By following the guidance outlined above, you will improve both your client and candidate relationships, becoming a recruiter that is respected and held in high regard. Remember, it’s not just about you – recruiting is a relationship between you, your candidate and your client which you need to cultivate and respect.
Now we’ve outlined what you should do, here are some recruitment don’ts:
- Don’t go into phone-calls or interviews blind or unenthusiastic
If you’re contacting candidates after only conducting minimal research into their abilities, you’ll come across as indifferent and uninformed, which will not only establish you as someone they won’t want to work with, but could potentially tarnish the reputation of the agency or organisation you work for.
Furthermore, your phone manner and the tone of voice you adopt will set the mood and atmosphere of the conversation. Be clear, be succinct and be positive. You need to make your candidates feel comfortable when dealing with you and that in turn will enable them to discuss themselves with you more freely – and they’ll thank you for that.
- Don’t bombard candidates with constant emails and messages across different mediums
A great way to get your number blocked and emails filtered is through continuous pestering and badgering of your candidates. If they didn’t pick up the first time, it’s safe to assume they’re busy or otherwise engaged. Leave a message and if they’re interested, they’ll get back to you. If you haven’t heard anything for a few days, leave a brief reminder over email stating your desire to talk to them. There’s nothing worse for a candidate than constantly receiving calls from recruitment agencies and consultants whilst at work or engaged in another activity.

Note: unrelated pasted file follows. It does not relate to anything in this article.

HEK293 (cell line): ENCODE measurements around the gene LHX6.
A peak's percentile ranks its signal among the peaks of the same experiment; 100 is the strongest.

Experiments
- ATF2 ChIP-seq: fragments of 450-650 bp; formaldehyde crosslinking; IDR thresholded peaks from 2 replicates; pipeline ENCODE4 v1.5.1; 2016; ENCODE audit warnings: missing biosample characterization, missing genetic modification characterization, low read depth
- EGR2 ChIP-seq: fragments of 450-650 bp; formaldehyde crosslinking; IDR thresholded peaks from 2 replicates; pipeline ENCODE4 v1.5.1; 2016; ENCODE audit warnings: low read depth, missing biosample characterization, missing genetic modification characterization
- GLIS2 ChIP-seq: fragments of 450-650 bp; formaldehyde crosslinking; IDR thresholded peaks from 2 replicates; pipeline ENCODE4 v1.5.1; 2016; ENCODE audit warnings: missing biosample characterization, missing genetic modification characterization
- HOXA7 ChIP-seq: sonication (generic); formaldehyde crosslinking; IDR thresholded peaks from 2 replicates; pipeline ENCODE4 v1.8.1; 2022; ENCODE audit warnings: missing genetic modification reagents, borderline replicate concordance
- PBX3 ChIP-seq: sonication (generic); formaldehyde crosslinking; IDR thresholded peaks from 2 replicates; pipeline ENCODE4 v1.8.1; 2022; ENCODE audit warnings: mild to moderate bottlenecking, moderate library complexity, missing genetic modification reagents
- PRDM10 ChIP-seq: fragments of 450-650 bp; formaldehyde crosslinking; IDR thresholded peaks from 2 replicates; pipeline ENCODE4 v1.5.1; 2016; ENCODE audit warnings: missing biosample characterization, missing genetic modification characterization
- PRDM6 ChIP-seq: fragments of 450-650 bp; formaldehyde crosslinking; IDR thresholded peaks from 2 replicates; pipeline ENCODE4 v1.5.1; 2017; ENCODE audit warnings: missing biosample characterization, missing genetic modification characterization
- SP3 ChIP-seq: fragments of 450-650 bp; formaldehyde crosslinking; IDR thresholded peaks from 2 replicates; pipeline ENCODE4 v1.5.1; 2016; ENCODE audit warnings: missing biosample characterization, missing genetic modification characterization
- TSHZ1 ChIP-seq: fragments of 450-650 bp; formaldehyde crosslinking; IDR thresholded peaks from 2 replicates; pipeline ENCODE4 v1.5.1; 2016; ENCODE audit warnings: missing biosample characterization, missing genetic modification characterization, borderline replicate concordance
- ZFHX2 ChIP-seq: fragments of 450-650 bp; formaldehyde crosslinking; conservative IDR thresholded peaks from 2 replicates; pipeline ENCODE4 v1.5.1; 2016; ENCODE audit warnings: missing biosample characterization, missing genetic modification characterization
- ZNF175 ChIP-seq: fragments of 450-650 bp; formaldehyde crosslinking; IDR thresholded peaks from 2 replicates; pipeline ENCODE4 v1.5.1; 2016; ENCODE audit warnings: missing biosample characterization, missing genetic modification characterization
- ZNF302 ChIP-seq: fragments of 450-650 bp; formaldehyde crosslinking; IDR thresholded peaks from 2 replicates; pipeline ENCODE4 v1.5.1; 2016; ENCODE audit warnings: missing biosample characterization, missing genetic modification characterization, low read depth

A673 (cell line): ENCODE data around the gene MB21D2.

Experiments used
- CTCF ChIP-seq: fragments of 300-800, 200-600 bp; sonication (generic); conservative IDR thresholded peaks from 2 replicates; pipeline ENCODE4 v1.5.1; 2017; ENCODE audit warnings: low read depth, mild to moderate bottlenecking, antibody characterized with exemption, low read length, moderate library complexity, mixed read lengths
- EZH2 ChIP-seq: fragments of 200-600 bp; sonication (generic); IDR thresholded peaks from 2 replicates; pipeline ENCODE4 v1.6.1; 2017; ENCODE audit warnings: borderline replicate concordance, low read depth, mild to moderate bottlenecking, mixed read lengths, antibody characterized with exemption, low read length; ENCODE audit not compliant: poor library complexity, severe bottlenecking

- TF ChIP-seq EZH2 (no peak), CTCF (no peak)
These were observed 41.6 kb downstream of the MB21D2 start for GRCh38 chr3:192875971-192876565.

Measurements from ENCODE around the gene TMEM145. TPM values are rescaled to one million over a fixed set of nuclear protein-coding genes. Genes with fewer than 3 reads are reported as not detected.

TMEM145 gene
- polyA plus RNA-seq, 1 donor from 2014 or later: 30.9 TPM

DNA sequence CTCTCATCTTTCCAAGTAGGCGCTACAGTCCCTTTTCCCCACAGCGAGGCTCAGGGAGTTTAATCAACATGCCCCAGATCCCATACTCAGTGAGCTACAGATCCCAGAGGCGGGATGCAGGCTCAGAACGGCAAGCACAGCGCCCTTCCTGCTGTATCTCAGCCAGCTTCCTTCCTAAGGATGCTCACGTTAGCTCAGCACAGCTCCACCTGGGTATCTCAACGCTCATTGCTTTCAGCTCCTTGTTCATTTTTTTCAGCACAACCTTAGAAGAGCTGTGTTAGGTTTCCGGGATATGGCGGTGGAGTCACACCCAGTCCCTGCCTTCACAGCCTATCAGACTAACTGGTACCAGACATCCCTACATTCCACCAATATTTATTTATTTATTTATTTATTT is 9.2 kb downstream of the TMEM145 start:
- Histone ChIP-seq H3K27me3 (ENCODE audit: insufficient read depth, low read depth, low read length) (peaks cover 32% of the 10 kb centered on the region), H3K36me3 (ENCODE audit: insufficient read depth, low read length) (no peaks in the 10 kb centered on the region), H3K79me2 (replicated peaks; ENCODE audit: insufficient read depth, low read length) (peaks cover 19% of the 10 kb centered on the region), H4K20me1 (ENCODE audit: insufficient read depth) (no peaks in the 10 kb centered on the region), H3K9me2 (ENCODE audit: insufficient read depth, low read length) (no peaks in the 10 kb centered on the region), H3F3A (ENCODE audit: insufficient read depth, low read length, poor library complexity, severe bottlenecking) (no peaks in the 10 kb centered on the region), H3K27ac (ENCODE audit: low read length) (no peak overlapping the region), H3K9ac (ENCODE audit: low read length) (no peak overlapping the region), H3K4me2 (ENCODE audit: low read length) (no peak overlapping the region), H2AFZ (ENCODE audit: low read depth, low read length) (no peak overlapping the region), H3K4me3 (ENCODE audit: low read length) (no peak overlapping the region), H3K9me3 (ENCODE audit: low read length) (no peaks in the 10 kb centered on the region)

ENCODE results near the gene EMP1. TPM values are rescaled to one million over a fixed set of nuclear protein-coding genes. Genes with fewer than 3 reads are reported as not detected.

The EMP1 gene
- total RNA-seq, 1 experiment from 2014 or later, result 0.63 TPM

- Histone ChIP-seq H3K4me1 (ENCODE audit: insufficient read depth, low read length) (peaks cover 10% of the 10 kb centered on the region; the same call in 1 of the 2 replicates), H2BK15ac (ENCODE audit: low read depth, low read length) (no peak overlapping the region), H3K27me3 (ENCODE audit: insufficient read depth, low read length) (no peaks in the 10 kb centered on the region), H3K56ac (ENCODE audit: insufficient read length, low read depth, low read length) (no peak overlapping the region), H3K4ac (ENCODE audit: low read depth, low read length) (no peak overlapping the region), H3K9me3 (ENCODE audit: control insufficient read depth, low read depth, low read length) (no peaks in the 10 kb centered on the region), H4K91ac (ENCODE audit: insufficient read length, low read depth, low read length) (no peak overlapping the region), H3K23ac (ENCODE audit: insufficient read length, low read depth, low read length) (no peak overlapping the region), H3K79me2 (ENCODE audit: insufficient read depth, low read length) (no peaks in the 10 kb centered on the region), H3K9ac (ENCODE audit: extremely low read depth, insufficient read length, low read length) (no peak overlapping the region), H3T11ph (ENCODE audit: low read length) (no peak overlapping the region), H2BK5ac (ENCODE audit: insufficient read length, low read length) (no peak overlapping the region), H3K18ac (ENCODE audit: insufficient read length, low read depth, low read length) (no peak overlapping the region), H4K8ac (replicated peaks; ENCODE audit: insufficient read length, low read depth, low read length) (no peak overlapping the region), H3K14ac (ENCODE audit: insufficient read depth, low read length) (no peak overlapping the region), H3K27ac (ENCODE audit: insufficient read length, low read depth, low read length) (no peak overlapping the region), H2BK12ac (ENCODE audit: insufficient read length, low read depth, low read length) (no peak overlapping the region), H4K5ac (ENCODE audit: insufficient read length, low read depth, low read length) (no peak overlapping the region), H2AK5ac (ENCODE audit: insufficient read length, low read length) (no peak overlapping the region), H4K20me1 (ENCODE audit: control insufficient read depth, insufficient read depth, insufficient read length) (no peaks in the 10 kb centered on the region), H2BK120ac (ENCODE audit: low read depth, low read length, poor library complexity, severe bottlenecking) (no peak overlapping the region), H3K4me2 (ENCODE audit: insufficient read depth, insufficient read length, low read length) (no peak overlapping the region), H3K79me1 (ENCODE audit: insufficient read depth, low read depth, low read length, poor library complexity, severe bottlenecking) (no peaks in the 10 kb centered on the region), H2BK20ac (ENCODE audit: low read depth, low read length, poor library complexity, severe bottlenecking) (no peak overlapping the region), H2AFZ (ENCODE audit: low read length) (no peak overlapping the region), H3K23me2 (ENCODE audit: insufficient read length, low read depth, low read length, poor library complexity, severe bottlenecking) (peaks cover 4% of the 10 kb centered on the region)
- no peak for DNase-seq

- Don’t ignore your candidate’s preferences
It’s a two-way process. In order for you to find the best possible position for your candidate(s), you need to have a meticulous understanding of what they’re looking for. If you decide that the candidate’s preferences are in some way secondary to your own and arrange an interview with a company or organisation that doesn’t align with what they’re looking for, you’ve not only wasted your candidate’s time, but also your client’s – making them less likely to accept a recommendation from you again.
- Don’t stick to one channel
If you’re sticking to one channel, you’ll severely limit yourself in terms of reach and visibility – even more so if the channel you’re using isn’t lucrative or widely known. The abundance of channels available to recruiters means there’s a huge pool of talent out there – you need to maximise your reach and visibility by being a part of the wider sphere.
As recruitment is a constantly changing industry, there will always be an air of uncertainty of how to interact with candidates – the fundamentals outlined above remain unchanged regardless.
If you want to transform your recruitment strategy into a quality-orientated relationship, you need to take into account multiple demands and expectations. As a recruiter, you often end up being an intermediary or negotiator between the client and the candidate, and you have to ensure that both sides receive exceptional treatment and consideration.
If you keep in mind the do’s we’ve discussed, and avoid the don’ts, you’ll be achieving recruitment success in no time.